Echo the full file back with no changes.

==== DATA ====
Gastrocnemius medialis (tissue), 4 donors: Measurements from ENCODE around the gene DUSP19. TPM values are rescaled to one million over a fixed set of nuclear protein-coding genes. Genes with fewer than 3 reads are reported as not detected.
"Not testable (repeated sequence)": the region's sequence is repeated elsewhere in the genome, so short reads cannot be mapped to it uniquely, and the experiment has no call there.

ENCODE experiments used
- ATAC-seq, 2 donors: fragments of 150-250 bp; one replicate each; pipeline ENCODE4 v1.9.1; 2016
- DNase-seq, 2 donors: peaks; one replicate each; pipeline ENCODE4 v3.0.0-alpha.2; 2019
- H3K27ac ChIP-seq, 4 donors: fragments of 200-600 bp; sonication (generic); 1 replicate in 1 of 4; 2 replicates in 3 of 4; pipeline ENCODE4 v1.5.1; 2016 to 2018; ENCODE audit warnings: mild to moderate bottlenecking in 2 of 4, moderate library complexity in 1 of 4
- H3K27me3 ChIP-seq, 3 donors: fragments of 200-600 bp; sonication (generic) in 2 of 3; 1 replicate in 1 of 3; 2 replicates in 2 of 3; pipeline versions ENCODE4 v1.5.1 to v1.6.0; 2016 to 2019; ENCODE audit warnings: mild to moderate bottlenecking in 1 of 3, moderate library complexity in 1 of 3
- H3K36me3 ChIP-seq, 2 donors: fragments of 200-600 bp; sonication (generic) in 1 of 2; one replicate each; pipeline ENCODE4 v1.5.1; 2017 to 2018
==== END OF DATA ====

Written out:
Gastrocnemius medialis (tissue), 4 donors: Measurements from ENCODE around the gene DUSP19. TPM values are rescaled to one million over a fixed set of nuclear protein-coding genes. Genes with fewer than 3 reads are reported as not detected.
"Not testable (repeated sequence)": the region's sequence is repeated elsewhere in the genome, so short reads cannot be mapped to it uniquely, and the experiment has no call there.

ENCODE experiments used
- ATAC-seq, 2 donors: fragments of 150-250 bp; one replicate each; pipeline ENCODE4 v1.9.1; 2016
- DNase-seq, 2 donors: peaks; one replicate each; pipeline ENCODE4 v3.0.0-alpha.2; 2019
- H3K27ac ChIP-seq, 4 donors: fragments of 200-600 bp; sonication (generic); 1 replicate in 1 of 4; 2 replicates in 3 of 4; pipeline ENCODE4 v1.5.1; 2016 to 2018; ENCODE audit warnings: mild to moderate bottlenecking in 2 of 4, moderate library complexity in 1 of 4
- H3K27me3 ChIP-seq, 3 donors: fragments of 200-600 bp; sonication (generic) in 2 of 3; 1 replicate in 1 of 3; 2 replicates in 2 of 3; pipeline versions ENCODE4 v1.5.1 to v1.6.0; 2016 to 2019; ENCODE audit warnings: mild to moderate bottlenecking in 1 of 3, moderate library complexity in 1 of 3
- H3K36me3 ChIP-seq, 2 donors: fragments of 200-600 bp; sonication (generic) in 1 of 2; one replicate each; pipeline ENCODE4 v1.5.1; 2017 to 2018